This archway

had incredible details underneath, like this in the center,

and this on the sides underneath the arch.

The intricate work standing from a few feet away,

is even more amazing up close.

There is an elevator or stairs to the upper level of modern architecture.

The Radio France Building and

the Citroen Building, both exist in present day Paris.

Resorts built into the natural landscape, skyscrapers, and temporary structures built for exhibition from all over the world, fill the upper level. There are also many video presentations about how certain structures were designed and built; I saw many students with notebooks, taking notes.

The upper floor also has a smaller exhibition of frescoes and wall paintings.

The most impressive sight was seeing three of Paris’ great buildings through the windows of the Museum of Architecture. If the weather is nice, there is a ground floor cafe with a terrace overlooking the Eiffel Tower where you can enjoy a bite or a drink outside; a priceless way to spend some time in Paris 🙂

Trocadéro is a well known stop for pictures of the Eiffel Tower, and as many times as I’ve been, I had never gone inside the Museum of Architecture, known as the Cité de l’Architecture et du Patrimoine, until yesterday. With so many wonderful museums here, it’s a challenge to see them all; like chateaux, each one is unique and depending on your interests and tastes, some will appeal more than others. For those who don’t have the time or desire to visit all the historical sights in France, this museum offers models of most of the most famous.

 A close up of archway.

 Even though the replicas are not life size, they are impressive.

 Scenes were sculpted into the architecture.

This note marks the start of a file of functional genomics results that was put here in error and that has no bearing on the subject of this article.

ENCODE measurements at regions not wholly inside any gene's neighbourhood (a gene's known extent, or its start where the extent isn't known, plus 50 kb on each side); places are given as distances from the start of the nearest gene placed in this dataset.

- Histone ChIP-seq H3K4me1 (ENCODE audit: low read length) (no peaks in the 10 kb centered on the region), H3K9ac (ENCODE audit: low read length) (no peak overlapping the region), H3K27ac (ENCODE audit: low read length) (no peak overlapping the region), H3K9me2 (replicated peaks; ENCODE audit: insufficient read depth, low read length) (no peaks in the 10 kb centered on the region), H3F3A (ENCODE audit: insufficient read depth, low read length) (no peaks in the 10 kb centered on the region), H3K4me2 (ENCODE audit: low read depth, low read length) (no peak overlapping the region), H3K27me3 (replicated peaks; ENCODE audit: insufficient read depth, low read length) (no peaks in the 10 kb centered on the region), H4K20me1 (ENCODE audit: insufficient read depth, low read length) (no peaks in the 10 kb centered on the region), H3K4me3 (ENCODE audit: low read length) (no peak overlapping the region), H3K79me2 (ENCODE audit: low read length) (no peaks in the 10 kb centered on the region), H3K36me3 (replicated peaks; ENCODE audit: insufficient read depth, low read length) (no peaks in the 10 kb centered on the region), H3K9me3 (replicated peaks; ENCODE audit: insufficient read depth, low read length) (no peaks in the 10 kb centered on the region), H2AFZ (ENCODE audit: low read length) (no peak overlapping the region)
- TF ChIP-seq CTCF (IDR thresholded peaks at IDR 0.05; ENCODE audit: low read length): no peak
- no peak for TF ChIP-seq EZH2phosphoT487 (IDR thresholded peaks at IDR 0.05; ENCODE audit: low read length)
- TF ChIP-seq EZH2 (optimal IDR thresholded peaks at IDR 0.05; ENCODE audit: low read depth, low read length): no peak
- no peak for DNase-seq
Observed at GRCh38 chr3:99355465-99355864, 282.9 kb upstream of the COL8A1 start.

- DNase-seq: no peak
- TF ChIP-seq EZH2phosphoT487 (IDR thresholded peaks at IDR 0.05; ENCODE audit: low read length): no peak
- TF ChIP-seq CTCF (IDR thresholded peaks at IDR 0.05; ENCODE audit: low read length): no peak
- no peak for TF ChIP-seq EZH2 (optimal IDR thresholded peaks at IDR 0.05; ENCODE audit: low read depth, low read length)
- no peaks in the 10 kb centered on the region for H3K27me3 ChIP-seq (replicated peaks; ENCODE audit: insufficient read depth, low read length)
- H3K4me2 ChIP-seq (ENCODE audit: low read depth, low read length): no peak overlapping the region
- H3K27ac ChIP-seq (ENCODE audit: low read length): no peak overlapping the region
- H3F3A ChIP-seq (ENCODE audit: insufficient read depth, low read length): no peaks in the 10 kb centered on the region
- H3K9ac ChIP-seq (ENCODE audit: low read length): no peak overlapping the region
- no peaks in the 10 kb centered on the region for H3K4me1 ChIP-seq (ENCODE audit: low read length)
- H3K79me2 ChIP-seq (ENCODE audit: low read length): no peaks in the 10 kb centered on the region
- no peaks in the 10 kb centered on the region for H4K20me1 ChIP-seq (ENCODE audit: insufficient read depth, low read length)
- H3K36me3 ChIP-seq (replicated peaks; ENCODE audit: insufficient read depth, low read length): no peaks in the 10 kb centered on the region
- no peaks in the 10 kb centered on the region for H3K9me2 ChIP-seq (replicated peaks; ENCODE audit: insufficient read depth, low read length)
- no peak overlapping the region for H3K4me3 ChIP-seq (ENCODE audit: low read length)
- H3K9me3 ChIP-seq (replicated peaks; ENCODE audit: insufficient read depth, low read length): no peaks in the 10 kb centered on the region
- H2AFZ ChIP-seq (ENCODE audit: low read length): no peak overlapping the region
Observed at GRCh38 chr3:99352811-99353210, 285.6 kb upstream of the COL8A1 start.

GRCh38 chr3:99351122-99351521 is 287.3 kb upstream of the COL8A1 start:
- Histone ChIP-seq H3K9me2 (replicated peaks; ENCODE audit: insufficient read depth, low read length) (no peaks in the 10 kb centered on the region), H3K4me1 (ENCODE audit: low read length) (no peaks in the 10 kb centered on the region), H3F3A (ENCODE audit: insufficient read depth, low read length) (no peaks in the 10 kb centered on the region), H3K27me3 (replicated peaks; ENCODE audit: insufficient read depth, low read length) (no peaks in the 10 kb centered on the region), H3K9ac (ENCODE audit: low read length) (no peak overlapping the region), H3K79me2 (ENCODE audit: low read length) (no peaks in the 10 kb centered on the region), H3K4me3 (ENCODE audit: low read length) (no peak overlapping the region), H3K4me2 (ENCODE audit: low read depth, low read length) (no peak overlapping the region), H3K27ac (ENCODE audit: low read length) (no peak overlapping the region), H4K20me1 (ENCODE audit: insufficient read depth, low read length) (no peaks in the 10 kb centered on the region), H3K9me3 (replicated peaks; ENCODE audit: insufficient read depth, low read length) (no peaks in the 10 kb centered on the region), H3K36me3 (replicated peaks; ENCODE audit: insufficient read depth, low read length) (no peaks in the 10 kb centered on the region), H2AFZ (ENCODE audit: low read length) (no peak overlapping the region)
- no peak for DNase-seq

A bit of the detail in close up.

 Imagine having to decide which designs you want!

 Clever look outs 🙂

 A close up of the same piece.

 Models done in different formats with different materials.

 Look familiar? Notre Dame in Paris:)

 I’ve never been to Chartres, and had no desire to go until I saw the replica of the Cathedral.

 He looks like he’s holding his nose 🙂

 Murals are also recreated showing what was inside some of the buildings.

 A staircase can be very elaborate.

More in my next post, including the upper floor modern section with views of the Eiffel Tower:)

This week-end was a celebration of parks in Paris, so I decided to go to Le Jardin des Plantes. I’ve been here once before when I rented a studio nearby, but it was in Winter, before I moved here. The balmy 70 F weather on Saturday, after a week of rain, made all the trees and plants come alive, as if to say “Finally some sun!” There are several areas for different kinds of plants from alpine to water based, and everything in between, including those that produce essential oils and food. Enjoy the photos as you stroll the garden with me 🙂

There were more people outside the greenhouse than inside!

There are several train (RER & SNCF Gare d’Austerlitz & Lyon), metro (Censier Daubenton, Austerlitz, Jussieu), and bus stops (24, 57, 61, 63, 67, 89 et 91) surrounding the garden, as well as a Vélib station.

You may of course arrive via private boat,

if you don’t live on one of the nearby barges:)